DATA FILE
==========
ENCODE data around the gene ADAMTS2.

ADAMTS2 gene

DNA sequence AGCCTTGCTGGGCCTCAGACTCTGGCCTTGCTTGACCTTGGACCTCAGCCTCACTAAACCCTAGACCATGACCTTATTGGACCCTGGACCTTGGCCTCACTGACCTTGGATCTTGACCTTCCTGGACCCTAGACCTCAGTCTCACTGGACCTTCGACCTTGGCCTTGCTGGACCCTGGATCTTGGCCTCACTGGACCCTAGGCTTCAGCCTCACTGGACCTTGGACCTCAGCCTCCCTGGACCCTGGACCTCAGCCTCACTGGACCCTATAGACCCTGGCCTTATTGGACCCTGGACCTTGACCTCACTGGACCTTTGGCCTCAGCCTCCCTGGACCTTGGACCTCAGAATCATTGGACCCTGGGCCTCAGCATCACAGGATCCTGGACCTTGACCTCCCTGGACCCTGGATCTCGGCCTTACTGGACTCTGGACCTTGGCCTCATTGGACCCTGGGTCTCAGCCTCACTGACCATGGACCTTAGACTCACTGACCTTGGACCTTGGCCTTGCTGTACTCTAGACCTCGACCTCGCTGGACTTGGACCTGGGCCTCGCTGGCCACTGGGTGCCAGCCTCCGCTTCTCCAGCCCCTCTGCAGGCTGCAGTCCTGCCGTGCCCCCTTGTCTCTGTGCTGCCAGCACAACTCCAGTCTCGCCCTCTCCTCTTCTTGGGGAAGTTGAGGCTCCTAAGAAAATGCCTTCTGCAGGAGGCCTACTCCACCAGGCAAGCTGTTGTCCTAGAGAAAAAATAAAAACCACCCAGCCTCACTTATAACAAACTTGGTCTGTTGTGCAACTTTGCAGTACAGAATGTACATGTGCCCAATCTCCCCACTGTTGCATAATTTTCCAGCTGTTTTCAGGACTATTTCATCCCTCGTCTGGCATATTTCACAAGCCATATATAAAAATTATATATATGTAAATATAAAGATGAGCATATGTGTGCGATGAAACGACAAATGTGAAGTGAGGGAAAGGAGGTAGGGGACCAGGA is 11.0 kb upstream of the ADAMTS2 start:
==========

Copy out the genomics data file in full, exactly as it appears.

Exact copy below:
ENCODE data around the gene ADAMTS2.

ADAMTS2 gene

DNA sequence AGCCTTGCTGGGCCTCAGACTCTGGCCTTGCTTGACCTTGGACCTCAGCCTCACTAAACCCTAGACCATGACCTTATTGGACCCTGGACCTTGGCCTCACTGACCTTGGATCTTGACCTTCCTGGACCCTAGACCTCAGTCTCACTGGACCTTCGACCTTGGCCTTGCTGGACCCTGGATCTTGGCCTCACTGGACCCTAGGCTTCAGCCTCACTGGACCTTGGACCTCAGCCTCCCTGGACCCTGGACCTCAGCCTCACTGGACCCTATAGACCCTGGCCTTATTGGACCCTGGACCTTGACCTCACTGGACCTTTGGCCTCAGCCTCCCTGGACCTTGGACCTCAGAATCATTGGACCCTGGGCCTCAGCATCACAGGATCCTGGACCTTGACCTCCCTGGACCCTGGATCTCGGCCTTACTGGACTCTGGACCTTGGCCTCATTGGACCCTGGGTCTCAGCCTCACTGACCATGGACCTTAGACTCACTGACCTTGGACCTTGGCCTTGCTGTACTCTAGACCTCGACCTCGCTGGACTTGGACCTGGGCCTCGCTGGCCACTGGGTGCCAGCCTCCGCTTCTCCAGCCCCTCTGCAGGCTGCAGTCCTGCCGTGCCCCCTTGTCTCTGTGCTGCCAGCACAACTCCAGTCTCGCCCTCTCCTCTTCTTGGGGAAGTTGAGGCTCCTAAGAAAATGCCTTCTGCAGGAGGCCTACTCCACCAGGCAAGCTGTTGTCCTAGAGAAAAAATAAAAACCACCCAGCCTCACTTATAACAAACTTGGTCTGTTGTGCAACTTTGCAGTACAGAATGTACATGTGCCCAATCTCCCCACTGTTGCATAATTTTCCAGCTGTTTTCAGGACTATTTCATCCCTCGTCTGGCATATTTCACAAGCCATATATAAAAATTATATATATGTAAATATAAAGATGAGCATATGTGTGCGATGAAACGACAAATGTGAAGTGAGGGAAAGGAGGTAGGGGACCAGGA is 11.0 kb upstream of the ADAMTS2 start: